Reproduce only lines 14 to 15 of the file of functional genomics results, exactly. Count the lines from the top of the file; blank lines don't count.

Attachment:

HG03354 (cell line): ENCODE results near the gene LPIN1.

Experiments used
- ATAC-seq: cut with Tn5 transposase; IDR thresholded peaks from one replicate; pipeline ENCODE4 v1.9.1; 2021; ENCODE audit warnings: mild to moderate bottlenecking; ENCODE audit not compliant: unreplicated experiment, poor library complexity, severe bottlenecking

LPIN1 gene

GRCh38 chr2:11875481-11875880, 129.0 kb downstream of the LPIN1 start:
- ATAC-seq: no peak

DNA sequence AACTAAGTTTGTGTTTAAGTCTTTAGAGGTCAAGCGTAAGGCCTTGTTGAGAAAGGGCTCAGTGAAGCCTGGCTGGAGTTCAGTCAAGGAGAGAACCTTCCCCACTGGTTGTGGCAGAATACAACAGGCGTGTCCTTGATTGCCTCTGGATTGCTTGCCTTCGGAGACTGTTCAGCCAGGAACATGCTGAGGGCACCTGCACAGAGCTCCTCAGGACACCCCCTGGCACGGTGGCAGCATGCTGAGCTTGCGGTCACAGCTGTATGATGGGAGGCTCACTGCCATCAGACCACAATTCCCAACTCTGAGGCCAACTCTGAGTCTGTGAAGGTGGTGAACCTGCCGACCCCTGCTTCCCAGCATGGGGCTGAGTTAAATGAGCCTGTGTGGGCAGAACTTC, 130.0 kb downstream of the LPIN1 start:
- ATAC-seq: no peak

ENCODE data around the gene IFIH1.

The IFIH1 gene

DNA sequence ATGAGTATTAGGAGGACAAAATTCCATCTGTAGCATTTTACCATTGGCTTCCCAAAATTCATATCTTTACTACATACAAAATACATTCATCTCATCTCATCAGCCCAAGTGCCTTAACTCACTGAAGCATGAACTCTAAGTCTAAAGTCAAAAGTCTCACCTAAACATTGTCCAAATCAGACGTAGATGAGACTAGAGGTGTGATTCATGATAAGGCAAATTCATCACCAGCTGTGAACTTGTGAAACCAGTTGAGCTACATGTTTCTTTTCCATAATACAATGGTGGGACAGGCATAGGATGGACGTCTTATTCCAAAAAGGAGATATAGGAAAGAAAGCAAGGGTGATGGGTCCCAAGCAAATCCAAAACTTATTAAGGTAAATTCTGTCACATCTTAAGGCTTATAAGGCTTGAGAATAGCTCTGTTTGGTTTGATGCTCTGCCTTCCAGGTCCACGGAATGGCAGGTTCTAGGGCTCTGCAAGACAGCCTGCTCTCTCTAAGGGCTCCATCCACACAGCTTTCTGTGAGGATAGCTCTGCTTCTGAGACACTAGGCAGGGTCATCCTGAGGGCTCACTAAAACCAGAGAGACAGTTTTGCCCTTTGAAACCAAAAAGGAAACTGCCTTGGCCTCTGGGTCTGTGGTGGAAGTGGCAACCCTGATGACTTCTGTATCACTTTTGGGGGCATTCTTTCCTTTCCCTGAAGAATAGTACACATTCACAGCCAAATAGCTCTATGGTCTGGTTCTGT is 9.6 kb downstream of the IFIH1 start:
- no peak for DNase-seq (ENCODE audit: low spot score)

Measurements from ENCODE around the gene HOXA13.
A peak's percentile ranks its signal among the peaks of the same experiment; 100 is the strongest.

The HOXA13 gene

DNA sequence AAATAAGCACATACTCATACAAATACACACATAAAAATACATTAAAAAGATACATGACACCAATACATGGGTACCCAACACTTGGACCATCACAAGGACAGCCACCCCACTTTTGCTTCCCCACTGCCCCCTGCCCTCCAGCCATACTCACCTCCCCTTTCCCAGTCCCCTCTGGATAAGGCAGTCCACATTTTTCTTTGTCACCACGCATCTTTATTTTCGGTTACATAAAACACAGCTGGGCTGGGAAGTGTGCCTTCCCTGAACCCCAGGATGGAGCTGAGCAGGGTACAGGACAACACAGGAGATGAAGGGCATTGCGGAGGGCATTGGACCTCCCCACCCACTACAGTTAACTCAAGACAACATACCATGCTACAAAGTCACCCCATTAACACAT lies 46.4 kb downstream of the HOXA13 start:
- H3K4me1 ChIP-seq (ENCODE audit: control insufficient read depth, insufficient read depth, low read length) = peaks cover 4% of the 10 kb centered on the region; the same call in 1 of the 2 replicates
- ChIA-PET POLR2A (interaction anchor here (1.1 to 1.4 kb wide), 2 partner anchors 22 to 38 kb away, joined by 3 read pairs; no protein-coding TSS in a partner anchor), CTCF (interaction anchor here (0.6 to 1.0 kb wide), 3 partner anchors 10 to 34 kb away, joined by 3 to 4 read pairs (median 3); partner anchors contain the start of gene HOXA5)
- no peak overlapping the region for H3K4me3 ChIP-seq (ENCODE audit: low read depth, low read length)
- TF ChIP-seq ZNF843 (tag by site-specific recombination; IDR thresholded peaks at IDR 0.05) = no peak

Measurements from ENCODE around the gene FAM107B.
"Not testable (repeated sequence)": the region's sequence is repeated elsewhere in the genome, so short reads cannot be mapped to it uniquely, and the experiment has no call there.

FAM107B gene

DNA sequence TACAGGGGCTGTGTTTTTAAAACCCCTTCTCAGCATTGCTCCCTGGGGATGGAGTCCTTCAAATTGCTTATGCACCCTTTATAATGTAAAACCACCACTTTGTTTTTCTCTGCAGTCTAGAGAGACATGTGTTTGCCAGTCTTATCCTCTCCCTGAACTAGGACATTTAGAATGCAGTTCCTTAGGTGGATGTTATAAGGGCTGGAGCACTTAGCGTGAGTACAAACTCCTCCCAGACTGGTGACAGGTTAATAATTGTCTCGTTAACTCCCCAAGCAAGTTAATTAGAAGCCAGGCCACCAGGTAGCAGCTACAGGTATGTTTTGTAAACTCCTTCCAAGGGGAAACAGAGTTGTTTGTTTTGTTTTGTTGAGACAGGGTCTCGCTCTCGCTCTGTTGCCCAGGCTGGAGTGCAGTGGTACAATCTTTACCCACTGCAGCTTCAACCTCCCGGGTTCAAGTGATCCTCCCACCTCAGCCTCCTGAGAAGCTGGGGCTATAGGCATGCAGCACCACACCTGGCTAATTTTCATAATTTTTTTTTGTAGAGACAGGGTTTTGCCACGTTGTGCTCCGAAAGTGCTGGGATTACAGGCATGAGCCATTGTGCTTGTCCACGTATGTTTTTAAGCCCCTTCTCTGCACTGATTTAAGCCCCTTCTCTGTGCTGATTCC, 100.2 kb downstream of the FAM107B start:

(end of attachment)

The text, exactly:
A peak's percentile ranks its signal among the peaks of the same experiment; 100 is the strongest.

The HOXA13 gene